U.S. House passes Iran nuclear review legislation
By Reuters | Washington/Thursday, 14 May 2015
The U.S. House of Representatives voted overwhelmingly on Thursday to pass legislation giving Congress the right to review, and possibly reject, an international nuclear agreement with Iran. The 400-25 vote sends the legislation to the White House, where administration officials have said President Barack Obama will sign it into law. The Iran Nuclear Review Act of 2015 passed the Senate last week.
The Iran Nuclear Review Act of 2015 passed the Senate last week, after lawmakers reached a compromise to remove some of its toughest provisions, and Obama dropped his threat to veto the measure as a threat to ongoing negotiations between the United States and five other world powers and Iran. The bill gives Congress 30 days to review a final nuclear deal after international negotiators reach such an agreement, and during that time bars Obama from temporarily waiving any U.S. sanctions on Iran that were passed by Congress. If the Senate and House pass a resolution of disapproval of the deal, it would prevent Obama from offering any waiver of congressional sanctions, the overwhelming majority of U.S. sanctions on Iran. Such sanctions can only be permanently lifted by Congress.
U.S. and Gulf states to deepen military ties
Thursday, May 14, 2015. (AP)
By Staff writer | Al Arabiya News
Thursday, 14 May 2015
President Barack Obama vowed on Thursday to back Gulf allies against any “external attack,” seeking to reassure them of Washington commitment to their security amid Arab anxiety over U.S.-led efforts to reach a nuclear deal with Iran. Obama, hosting the GCC states for a rare summit at the Camp David presidential retreat, pledged that the United States would cooperate with them to address what he called Iran’s “destabilizing activities in the region.” “The United States will stand by our GCC partners against external attack and will deepen and extend cooperation that we have,” Obama told reporters, with Gulf leaders standing by his side at the end of the talks. Obama promised a “concrete series of steps” from the one-day summit as he sought to allay Gulf Arab fears that the potential lifting of international sanctions on Tehran would embolden it in the region and raise the risk of more sectarian strife. Following Obama’s remarks, the Emir of Qatar, Sheikh Tamim bin Hamad Al Thani, said that his country and other GCC states hope that the Iran agreement would be a stabilizing factor in the region. Sheikh Tamim also said that the talks were fruitful and candid in all regional issues.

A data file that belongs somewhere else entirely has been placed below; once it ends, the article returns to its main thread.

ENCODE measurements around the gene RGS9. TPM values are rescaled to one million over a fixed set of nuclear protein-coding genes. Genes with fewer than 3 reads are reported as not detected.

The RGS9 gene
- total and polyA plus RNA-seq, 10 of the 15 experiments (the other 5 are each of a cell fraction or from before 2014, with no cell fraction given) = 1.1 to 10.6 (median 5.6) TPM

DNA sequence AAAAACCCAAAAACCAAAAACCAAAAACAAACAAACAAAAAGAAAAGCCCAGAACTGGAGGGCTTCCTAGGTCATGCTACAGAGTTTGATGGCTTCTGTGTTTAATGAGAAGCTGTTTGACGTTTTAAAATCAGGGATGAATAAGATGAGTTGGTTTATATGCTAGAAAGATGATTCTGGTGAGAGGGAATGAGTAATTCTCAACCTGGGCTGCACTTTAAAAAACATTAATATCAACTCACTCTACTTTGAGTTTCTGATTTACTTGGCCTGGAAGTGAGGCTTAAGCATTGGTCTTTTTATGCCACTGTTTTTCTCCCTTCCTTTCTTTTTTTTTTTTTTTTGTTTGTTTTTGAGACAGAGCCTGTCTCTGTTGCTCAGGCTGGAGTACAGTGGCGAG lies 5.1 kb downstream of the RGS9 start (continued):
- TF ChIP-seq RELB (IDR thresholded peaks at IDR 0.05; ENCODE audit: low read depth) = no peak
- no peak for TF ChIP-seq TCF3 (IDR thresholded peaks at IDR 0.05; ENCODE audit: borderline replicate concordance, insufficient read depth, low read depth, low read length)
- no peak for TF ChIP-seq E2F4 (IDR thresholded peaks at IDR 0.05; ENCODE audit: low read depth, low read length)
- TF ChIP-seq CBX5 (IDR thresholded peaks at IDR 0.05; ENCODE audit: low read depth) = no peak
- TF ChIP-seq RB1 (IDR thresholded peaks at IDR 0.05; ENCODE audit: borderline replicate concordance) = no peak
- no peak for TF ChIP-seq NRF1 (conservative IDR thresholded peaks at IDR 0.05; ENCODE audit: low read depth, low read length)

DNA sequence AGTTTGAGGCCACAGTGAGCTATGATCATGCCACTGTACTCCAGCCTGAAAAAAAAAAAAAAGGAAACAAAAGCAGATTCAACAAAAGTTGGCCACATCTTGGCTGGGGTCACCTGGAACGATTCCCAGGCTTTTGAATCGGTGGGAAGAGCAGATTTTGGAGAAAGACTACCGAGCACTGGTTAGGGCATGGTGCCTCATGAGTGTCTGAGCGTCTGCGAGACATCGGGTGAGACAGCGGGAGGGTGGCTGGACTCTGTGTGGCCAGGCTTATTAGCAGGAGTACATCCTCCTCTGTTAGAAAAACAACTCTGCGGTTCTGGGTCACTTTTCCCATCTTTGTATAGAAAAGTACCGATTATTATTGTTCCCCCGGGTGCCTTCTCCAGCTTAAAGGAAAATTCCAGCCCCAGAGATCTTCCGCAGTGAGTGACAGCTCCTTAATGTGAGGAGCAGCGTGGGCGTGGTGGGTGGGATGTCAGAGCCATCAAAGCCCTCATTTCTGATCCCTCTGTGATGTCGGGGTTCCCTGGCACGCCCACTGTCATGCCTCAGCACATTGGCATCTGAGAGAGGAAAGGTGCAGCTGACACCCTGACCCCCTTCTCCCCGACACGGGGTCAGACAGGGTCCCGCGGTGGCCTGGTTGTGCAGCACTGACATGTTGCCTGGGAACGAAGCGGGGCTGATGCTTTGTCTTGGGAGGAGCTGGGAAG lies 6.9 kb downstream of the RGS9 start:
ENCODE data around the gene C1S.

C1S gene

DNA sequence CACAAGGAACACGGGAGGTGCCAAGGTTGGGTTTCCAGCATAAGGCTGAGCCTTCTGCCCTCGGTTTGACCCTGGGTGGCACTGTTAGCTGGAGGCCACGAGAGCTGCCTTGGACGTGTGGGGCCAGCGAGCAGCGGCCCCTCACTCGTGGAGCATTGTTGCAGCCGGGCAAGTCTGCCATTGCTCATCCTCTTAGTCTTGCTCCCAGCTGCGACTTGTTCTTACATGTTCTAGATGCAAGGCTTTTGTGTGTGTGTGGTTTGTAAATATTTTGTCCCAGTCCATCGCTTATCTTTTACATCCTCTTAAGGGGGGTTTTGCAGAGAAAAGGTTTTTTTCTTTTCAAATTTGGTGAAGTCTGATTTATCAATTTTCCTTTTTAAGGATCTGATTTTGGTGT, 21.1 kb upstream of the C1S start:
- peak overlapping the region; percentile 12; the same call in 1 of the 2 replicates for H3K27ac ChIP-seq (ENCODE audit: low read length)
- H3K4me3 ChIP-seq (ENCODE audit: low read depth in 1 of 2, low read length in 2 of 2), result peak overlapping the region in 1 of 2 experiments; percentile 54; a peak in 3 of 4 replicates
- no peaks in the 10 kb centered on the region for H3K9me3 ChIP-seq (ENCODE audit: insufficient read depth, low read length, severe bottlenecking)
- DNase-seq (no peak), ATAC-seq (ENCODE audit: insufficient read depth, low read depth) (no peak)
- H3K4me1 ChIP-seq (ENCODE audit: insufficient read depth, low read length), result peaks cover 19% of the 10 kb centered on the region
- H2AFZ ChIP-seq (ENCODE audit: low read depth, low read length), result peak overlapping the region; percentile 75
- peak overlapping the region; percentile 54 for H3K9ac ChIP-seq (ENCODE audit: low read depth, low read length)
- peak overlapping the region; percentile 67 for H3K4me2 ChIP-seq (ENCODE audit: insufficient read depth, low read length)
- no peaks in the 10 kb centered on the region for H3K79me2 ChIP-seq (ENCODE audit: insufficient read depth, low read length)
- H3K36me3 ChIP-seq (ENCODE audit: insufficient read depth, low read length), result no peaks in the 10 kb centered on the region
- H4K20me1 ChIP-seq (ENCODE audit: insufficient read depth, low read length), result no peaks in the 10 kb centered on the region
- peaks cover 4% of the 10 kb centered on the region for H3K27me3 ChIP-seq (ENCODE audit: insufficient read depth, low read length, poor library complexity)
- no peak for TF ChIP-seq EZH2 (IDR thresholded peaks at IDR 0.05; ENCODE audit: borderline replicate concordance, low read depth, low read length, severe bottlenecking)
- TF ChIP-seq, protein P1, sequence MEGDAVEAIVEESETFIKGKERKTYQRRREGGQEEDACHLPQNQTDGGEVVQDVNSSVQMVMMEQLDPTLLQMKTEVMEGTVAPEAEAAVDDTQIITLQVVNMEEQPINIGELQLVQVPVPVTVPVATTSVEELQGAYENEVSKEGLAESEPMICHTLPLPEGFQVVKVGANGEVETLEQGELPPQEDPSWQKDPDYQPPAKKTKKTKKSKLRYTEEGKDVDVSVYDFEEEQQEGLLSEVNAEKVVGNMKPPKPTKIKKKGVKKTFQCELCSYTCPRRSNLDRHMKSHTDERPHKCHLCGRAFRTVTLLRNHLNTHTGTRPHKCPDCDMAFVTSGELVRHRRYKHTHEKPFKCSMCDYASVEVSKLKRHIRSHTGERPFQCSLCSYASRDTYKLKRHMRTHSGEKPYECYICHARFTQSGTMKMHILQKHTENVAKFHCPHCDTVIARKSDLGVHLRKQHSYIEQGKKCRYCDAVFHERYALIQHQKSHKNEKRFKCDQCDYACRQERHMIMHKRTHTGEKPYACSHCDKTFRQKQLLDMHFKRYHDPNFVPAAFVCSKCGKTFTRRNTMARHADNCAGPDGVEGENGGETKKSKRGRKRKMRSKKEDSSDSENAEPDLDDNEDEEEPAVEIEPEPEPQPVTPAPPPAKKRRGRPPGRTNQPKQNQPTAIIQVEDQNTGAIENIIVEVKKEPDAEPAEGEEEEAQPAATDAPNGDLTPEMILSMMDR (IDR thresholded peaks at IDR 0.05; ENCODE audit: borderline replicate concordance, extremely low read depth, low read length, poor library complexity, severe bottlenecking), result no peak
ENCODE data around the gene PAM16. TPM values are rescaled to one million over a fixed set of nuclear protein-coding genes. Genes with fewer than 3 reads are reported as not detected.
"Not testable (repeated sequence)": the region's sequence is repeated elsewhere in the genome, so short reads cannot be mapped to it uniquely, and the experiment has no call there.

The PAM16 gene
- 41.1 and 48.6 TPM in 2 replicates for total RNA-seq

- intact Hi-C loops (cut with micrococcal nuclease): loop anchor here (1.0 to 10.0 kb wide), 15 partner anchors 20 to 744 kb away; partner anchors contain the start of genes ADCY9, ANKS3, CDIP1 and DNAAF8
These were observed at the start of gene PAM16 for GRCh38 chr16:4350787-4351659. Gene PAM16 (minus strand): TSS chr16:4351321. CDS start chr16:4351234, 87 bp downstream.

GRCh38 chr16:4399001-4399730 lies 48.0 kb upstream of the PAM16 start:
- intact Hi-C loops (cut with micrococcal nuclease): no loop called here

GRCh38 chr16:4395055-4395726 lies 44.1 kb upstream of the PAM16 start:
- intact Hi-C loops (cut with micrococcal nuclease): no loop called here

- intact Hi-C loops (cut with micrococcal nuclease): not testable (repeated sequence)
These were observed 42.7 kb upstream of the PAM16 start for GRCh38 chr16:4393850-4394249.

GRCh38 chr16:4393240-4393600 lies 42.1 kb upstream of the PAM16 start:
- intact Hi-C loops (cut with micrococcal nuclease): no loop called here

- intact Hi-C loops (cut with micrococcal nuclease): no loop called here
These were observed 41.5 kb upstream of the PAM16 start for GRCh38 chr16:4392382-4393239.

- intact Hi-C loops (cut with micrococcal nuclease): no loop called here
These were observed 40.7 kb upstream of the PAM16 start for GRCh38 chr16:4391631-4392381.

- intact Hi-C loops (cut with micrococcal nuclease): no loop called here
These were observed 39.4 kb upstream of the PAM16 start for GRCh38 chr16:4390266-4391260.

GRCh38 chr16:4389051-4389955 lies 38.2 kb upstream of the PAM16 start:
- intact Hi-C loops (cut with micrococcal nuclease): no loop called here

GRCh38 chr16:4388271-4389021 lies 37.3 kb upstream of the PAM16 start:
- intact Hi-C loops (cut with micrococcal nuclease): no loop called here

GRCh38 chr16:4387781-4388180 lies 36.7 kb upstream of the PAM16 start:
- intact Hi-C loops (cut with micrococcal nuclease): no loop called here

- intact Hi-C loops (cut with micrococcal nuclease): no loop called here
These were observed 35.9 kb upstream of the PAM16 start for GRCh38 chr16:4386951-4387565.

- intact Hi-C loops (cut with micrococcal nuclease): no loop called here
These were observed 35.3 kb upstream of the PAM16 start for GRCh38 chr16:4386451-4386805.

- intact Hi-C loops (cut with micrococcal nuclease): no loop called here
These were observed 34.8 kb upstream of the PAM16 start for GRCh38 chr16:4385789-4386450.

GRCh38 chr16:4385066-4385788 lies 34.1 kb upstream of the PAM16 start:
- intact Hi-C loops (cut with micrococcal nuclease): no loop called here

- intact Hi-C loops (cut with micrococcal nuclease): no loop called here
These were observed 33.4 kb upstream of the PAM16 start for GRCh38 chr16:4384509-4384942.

According to a joint statement released by the White House, the U.S. said it “is prepared to work jointly with the GCC states to deter and confront an external threat to any GCC state’s territorial integrity that is inconsistent with the U.N. Charter.” The statement, which was obtained by Al Arabiya news, added that: “In the event of such aggression or the threat of such aggression, the United States stands ready to work with our GCC partners to determine urgently what action may be appropriate, using the means at our collective disposal, including the potential use of military force, for the defense of our GCC partners.” Obama and leaders from six Gulf nations gathered at Camp David in an effort to work through tensions sparked by the U.S. bid for a nuclear deal with Iran. Obama is seeking to reassure the Gulf leaders that his country’s overtures to Iran will not come at the expense of commitments to their security.
Non-NATO ally status
On the sidelines of the summit, a White House spokesperson said that the White House was open to the idea of granting its Gulf Cooperation Council partners major non-NATO ally status. But talks at the Camp David summit have been focused more on public assurances about help the U.S. can provide with security, Ben Rhodes said. Obama and the leaders from Saudi Arabia, Qatar, United Arab Emirates, Kuwait, Oman and Bahrain opened their talks with a private dinner Wednesday night at the White House. Just two heads of state are among those meeting Obama, with other nations sending lower-level but still influential representatives. The most notable absence is Saudi King Salman. On Sunday, Saudi Arabia announced that the king was skipping the summit, just two days after the White House said he was coming.
The Saudi king isn’t the only head of state sending a lower-level representative to the summit. The heads of the United Arab Emirates and Oman have had health problems and were not making the trip. The Gulf summit comes as the U.S. and five other nations work to reach an agreement with Iran by the end of June to curb its nuclear efforts in exchange for relief from international economic sanctions. The Gulf nations fear that an easing of sanctions will only facilitate what they see as Iran’s aggression. The White House says a nuclear accord could clear the way for more productive discussions with Iran about its reputed terror links.